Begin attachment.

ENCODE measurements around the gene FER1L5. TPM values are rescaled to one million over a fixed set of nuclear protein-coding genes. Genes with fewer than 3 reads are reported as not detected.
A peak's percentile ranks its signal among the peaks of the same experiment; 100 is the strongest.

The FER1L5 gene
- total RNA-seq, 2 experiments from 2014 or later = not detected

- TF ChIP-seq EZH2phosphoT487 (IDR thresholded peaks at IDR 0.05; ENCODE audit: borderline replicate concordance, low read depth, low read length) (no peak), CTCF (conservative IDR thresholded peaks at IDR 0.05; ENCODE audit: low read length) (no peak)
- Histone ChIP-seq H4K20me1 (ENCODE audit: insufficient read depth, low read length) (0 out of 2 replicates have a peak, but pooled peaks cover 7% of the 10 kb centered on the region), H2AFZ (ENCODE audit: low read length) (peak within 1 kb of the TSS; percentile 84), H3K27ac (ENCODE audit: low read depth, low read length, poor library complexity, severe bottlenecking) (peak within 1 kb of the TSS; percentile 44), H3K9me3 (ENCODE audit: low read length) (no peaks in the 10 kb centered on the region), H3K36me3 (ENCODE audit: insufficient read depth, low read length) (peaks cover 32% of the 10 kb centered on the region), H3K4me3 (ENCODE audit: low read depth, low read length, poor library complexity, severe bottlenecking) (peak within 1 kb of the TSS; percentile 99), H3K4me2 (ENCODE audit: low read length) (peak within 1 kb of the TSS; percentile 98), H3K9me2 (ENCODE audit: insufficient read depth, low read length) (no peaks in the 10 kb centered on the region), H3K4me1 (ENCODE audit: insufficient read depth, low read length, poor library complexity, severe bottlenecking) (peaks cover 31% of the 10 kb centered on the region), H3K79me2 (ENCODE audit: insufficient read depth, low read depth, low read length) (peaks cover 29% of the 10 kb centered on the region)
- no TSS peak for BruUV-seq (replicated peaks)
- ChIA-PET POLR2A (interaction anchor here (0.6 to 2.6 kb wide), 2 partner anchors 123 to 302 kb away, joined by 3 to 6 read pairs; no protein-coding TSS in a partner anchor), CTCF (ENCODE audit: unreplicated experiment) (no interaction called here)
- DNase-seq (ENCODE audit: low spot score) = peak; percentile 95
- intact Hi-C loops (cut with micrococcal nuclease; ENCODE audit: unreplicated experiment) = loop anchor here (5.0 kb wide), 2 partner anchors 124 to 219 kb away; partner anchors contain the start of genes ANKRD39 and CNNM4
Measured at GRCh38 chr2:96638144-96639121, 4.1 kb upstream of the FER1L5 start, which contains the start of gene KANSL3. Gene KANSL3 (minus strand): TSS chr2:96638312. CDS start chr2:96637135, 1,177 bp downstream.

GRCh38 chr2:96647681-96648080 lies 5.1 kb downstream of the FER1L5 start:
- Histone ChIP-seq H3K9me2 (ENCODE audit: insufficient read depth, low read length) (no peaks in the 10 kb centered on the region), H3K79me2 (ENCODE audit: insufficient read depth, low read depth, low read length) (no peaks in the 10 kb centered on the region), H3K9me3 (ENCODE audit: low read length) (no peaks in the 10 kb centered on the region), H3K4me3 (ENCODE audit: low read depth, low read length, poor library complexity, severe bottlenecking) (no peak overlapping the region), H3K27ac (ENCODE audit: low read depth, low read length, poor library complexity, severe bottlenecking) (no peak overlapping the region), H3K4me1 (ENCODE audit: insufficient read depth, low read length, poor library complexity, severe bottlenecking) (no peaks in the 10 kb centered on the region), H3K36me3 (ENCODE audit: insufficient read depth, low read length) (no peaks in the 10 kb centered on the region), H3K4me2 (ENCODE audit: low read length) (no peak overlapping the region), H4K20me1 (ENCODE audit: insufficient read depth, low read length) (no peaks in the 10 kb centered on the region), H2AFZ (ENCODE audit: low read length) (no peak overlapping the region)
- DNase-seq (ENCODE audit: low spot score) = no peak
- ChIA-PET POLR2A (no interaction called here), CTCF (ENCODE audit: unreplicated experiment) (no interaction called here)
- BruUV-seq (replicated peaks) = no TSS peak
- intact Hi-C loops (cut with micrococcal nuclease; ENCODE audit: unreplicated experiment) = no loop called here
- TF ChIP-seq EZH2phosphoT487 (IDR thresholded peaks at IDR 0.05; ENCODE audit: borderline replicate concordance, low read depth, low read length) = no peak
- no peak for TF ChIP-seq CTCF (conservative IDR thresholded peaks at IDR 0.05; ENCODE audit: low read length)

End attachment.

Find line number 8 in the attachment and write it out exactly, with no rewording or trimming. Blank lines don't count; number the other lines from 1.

- ChIA-PET POLR2A (interaction anchor here (0.6 to 2.6 kb wide), 2 partner anchors 123 to 302 kb away, joined by 3 to 6 read pairs; no protein-coding TSS in a partner anchor), CTCF (ENCODE audit: unreplicated experiment) (no interaction called here)